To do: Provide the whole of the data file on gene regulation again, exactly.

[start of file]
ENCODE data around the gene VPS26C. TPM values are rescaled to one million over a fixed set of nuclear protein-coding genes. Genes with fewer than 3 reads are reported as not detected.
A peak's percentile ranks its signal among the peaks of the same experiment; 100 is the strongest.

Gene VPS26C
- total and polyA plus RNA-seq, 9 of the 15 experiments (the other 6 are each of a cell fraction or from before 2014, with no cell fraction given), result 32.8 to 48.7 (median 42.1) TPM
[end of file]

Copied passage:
ENCODE data around the gene VPS26C. TPM values are rescaled to one million over a fixed set of nuclear protein-coding genes. Genes with fewer than 3 reads are reported as not detected.
A peak's percentile ranks its signal among the peaks of the same experiment; 100 is the strongest.

Gene VPS26C
- total and polyA plus RNA-seq, 9 of the 15 experiments (the other 6 are each of a cell fraction or from before 2014, with no cell fraction given), result 32.8 to 48.7 (median 42.1) TPM